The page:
Defense Minister Avigdor Liberian on Friday called on law enforcement authorities to take a tougher stance against those involved in a campaign by ultra-Orthodox activists to name and shame members of the community who enlist in the army.
Earlier this week a group, calling itself “The Hunters” threatened that “from now on, every ultra-Orthodox person who joins the army will know that sooner or later their image will be published in our database.”
It appealed for help them expand their database. In the past it has collected and published names, addresses and other details of religious soldiers serving in the IDF.
“We call on the wider community to photograph any ultra-Orthodox Jew in uniform so that we can disseminate it throughout the neighborhood,” it wrote in published notices.
Israel Radio said Liberman sent a letter to Public Security Minister Gilad Erdan asking him to order a speedy police investigation into those behind the initiative. Liberman also called on Justice Minister Ayelet Shaked to instruct ministry officials to lay the groundwork for tighter penalties on those who incite against Haredi soldiers.
At the same time several ultra-Orthodox public figures tweeted images of their army service in support of those from that community who enlist, including Itzik Soudry, a former spokesperson for the ultra-Orthodox Shas party, who tweeted a picture of himself in uniform.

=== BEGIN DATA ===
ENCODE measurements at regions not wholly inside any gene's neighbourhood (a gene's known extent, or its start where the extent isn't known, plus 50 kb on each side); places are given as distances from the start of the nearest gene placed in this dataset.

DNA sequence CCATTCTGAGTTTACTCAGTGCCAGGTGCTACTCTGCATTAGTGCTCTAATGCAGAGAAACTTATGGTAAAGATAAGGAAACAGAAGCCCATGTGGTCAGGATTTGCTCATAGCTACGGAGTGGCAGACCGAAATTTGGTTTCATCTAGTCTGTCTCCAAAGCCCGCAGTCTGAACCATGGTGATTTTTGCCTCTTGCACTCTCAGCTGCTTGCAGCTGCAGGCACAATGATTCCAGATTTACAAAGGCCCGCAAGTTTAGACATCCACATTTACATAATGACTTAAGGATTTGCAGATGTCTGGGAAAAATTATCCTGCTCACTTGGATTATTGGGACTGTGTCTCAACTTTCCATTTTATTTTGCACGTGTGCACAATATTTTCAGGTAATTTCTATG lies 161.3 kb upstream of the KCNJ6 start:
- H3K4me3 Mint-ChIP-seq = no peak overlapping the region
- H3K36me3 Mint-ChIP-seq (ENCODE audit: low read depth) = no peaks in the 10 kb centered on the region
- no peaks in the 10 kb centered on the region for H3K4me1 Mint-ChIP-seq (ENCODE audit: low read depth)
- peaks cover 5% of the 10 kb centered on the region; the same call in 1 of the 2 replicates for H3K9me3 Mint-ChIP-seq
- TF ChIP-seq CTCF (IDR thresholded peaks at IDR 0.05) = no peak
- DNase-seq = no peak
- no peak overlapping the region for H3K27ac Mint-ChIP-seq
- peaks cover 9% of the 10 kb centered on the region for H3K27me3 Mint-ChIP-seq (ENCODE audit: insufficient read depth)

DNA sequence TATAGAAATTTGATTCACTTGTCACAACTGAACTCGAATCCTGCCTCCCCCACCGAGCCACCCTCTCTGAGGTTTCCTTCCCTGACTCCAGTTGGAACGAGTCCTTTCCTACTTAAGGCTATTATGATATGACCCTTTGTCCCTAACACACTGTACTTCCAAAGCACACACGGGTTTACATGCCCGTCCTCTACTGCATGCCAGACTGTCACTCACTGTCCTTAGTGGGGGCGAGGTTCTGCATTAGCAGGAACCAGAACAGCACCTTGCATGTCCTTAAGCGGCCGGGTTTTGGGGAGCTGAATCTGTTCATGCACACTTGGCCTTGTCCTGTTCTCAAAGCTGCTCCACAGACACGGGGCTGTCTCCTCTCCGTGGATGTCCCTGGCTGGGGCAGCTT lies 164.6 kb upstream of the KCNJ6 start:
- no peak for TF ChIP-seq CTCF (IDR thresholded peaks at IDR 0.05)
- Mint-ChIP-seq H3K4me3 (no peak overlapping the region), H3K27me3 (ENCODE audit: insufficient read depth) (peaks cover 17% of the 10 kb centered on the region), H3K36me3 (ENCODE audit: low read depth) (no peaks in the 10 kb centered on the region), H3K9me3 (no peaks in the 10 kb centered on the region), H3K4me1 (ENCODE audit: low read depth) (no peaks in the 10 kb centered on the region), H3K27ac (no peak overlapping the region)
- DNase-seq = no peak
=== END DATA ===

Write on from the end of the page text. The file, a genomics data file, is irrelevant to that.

למפיצי תמונות החיילים החרדים אנא הוסיפו גם את התמונה שלי
צולם: כמה ימים אחרי החיול בבקו׳ם לפני כ- 23 שנים בערך pic.twitter.com/TmicxtzDyD
— איציק סודרי (@ISudri) December 27, 2016
Soudry wrote that “those who are spreading images of ultra-Orthodox soldiers, please add my picture.”
Army service is actively discouraged within many ultra-Orthodox groups and is viewed as against the Torah. Often those who two enlist choose to do so secretly so that they will not be shunned by their families or communities. To assist them the army often gives permission to wear civilian clothes when they are not on base.
Zionist Union MK Merav Michaeli, who is not religious, tweeted her support for those publicly opposed the shaming campaign. But she criticized the leaders of the ultra-Orthodox parties who did not condemn the campaign.
— Merav Michaeli (@MeravMichaeli) December 27, 2016
“[MKs Yaakov] Litzman, [Moshe] Gafni, [Aryeh] Deri and the rest who refused [to support the soldiers] will find themselves falling behind their community,” she tweeted.
Relations between the ultra-Orthodox community and the army are strained, and soldiers are often attacked verbally or even physically. Last month police were called to rescue three IDF soldiers after they were trapped inside a Jerusalem synagogue by an angry mob of ultra-Orthodox protesters.